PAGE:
My brother posted a video about this on facebook almost a year ago. Some old floppy drives playing Bach's masterpiece Toccata & Fugue and it got me really interested. So I read about it when the author posted a how-to on his blog and did a couple of tweaking using SammyIAm's Musical Floppy program when the project gained a lot of attention.
WHAT YOU NEED
1) Arduino - Ideally, you need the Arduino UNO but any Arduino would work. You just need to tweak something in the program with the pin assignments. In this mini-project however, I used Duemilanove. It works almost accurately as Arduino UNO and I didn't have to tweak anything.
2) Floppy Drives/Disks - Any floppy drive would work but it's a lot easier to use the 34-pin simply because it's common. Other than that, you would only be needing to determine 3 pins from your floppy. Pin assignments are available online, particularly here. Furthermore, I was trying to acquire a 5.25 floppy drive but to no avail, and ebay sells them around $20 so I said never mind about that. As a result, this project is composed only of the 3.25 floppy disk drives. You also need some floppy diskettes for this project.
3) Power Supply - Again, it depends on you. You can use any 5-volt power supply available but since an ATX power supply is just lying around at home, I conveniently used it instead.
4) CAT5 UTP Cable - Only because of the wires. I want my wires to be color-coded.
5) Breadboard - If you want a solderless-free project.
6) Soldering Iron/Lead - For soldering the pins you would need to connect your CAT5 UTP cable to, but if you still have the flat ribbon cable then good for you. Might as well use that to make it easier.
7) Cutter, Phillips/Flathead screwdrivers - For dismantling purposes.
Step 1: Prepare your power supply.
Step 2: Determine the needed pins for your floppy drives.
Another pin that we are interested in is the direction pin 18, 17 for the ground. Direction pin determines which direction to move, forward or backward. This movement is actually the one causing the low-note and high-note sound coming out of the floppy drive.
Finally, the last pins we need to connect wires to is the step pin 20, 19 for the ground which basically activates the stepper motor to move.
NOTE: If you still have the flat ribbon cable then I suggest that you use it instead of soldering wires directly to the pins of your floppy drive. Soldering them could fry the boards of your floppy but since I don't have any flat ribbon cables and connector I soldered mine. Solder at your own risk.
Step 3: Test your floppy drives.
Next thing you need to do is check on the direction and step pins. Connecting the green wires together pins 17 and 18 would make your stepper move forward. To activate the stepper motor you just need to tap the blue wires which is connected to the step pins. Moving the stepper motor backward, all you need to do is disconnect your green wires then activate your stepper by tapping the blue wires.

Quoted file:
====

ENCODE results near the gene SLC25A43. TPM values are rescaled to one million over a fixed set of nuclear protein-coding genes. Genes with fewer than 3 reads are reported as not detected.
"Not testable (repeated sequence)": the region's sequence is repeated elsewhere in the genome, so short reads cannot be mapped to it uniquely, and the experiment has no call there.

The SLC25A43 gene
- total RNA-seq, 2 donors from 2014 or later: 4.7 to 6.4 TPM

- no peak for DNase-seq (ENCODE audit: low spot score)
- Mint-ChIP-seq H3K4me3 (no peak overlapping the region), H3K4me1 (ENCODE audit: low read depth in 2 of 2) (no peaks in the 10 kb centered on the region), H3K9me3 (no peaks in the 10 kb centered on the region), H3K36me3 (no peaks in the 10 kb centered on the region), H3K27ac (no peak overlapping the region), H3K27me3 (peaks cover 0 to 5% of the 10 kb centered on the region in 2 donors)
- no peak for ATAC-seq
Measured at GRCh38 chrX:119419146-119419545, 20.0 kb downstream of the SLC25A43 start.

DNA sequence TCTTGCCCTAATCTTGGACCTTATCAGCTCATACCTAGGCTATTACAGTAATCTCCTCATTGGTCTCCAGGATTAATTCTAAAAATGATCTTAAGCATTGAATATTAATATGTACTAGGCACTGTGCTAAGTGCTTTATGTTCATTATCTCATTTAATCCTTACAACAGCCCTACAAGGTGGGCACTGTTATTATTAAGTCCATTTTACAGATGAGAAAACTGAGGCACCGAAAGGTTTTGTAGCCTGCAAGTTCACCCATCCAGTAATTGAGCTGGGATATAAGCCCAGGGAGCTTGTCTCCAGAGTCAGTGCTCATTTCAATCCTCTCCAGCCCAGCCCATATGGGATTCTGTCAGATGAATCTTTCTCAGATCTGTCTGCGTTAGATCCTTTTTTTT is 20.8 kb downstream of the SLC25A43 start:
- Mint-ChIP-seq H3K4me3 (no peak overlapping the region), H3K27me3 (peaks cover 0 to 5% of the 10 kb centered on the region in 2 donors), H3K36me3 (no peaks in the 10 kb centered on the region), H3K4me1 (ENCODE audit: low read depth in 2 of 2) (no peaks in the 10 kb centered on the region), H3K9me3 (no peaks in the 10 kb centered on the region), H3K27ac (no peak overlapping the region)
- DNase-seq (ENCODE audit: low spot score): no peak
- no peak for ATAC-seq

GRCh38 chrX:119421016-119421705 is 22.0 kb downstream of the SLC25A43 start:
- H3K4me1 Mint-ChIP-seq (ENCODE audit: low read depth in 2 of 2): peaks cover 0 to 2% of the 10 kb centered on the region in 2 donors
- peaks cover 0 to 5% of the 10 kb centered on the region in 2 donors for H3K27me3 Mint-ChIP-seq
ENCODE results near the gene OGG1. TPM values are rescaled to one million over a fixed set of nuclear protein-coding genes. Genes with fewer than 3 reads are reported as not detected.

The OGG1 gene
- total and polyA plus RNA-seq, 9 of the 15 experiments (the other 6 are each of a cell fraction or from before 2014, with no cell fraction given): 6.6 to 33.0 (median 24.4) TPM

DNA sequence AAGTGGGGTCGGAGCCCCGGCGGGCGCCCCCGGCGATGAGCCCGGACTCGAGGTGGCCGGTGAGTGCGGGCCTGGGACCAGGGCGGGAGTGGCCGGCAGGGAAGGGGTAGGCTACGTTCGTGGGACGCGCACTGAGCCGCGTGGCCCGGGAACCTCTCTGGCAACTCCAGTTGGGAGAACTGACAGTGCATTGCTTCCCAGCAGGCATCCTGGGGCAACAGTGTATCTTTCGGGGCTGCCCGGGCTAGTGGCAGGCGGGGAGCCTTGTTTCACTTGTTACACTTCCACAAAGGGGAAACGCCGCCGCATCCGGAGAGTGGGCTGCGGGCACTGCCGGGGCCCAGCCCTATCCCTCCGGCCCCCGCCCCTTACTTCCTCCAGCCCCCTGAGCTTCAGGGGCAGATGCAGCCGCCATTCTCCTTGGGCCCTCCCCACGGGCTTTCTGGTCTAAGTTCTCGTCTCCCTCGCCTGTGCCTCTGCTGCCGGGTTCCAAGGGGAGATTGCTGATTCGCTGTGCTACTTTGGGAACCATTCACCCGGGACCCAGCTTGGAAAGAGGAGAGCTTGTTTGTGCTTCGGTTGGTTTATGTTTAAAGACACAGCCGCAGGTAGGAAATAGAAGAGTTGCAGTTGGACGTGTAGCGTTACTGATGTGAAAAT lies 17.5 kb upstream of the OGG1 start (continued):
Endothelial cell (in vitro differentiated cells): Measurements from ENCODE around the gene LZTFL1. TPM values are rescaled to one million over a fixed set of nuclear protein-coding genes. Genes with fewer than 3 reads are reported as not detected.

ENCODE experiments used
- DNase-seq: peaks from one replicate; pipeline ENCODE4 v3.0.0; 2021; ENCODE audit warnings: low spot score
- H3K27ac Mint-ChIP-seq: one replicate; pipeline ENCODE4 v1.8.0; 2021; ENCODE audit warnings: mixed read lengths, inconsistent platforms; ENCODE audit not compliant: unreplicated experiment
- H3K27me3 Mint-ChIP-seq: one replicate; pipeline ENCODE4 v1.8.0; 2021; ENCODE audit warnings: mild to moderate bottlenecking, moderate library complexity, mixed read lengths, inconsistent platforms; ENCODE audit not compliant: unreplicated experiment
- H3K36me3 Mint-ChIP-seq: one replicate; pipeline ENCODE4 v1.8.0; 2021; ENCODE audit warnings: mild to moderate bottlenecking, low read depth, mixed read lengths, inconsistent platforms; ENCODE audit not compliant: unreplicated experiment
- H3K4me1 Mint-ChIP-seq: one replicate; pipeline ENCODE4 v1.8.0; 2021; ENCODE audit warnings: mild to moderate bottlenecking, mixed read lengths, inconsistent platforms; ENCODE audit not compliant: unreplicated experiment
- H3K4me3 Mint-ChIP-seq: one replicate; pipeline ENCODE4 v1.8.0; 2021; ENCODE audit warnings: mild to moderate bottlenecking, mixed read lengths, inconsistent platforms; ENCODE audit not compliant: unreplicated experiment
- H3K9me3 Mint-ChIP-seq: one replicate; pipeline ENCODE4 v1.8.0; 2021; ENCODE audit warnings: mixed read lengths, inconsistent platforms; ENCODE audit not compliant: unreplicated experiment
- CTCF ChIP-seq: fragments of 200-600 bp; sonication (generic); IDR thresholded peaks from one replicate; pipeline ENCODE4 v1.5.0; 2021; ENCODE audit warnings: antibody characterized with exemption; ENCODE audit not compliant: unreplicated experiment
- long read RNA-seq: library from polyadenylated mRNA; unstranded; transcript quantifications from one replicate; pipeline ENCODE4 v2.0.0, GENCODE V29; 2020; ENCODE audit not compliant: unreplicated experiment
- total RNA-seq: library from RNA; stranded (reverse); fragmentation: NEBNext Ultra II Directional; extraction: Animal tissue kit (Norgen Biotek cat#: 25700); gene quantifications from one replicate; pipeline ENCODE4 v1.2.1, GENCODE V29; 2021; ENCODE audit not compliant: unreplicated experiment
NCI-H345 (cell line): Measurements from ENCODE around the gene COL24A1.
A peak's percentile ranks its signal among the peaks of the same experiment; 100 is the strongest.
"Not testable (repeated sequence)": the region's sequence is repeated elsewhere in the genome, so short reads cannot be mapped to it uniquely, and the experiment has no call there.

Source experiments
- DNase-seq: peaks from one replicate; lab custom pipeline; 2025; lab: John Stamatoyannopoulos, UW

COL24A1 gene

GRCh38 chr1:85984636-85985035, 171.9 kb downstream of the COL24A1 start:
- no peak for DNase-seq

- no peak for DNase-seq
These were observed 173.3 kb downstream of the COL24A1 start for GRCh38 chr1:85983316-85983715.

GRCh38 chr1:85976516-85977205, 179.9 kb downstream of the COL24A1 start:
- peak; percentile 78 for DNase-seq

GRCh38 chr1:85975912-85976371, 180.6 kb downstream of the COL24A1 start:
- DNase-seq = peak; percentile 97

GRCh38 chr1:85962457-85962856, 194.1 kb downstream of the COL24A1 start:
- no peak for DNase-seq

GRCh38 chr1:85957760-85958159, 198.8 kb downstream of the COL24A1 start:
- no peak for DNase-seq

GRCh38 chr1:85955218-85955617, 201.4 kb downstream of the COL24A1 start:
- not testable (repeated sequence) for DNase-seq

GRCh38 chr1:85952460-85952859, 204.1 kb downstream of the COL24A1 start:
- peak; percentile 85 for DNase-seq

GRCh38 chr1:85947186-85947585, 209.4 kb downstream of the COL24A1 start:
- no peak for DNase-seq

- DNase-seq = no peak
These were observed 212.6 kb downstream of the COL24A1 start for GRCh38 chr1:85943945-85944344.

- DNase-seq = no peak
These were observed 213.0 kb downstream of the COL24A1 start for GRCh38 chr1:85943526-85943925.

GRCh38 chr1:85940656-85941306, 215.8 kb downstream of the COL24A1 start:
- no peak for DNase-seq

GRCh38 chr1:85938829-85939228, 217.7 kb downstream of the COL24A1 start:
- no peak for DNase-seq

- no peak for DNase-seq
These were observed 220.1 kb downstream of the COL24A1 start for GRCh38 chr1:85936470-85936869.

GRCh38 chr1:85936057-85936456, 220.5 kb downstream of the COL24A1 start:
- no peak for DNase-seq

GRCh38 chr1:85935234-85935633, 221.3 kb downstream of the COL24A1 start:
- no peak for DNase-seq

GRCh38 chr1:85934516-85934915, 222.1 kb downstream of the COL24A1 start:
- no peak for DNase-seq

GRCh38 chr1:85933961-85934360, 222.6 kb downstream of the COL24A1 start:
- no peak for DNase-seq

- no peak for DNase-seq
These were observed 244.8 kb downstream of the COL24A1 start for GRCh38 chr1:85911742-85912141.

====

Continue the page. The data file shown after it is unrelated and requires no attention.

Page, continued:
Step 4: Connect your floppy to your Arduino.
For the second drive, all you need to do is connect the direction pin 18 to pin 5 and step pin 20 to pin 4. Third drive's pin 18 to pin 7 and step pin 20 to pin 6 and so on...
Step 5: Prepare the sofwares.
1) Arduino Software - You can download the software on their website.
2) Timer1 - You can download the following here. Once done with the download, you need to copy this to the library folder under Arduino.
3) JDK 7u4 with NetBeans 7.1.2 - You can download the following here.
4) Moppy Software (Java/Arduino Code) - Program developed by SammyIAm. You can check it out here.
5) RXTXcomm Serial Driver - Download the following here.
Step 6: Establish a connection to your Arduino.
Before copying the code, make sure that the Timer1 file is saved to the library folder of your Arduino.
Step 7: Open NetBeans.
RXTXcomm.jar goes in \jre\lib\ext (under java)
rxtxSerial.dll goes in \jre\bin (under java)
If you still encounter the problem, just message me and we'll try to sort it out or you could just google rxtx issues. I'm sure you'll find solutions on this online.
If all goes well, a new window will appear. The MoppyDesk window will then ask for the Arduino port. Just choose the correct port for your Arduino, load the midi file and hit on START.
Congratulations!!! You have now a musical floppy...
Some tips on midi file:
Choose the simplest midi file as possible. It would be ideal to choose something which is moderate at speed and something that does not sustain a note for too long.
Also, you may want to remove the cover of your floppy drives to make it a bit louder. Some latest manufactured floppy drives designed to make less noise, so if you encounter such, I suggest that you remove the cover or set-up a microphone. You may also choose to edit the audio and amplify it a bit and reducing the background noise helps too.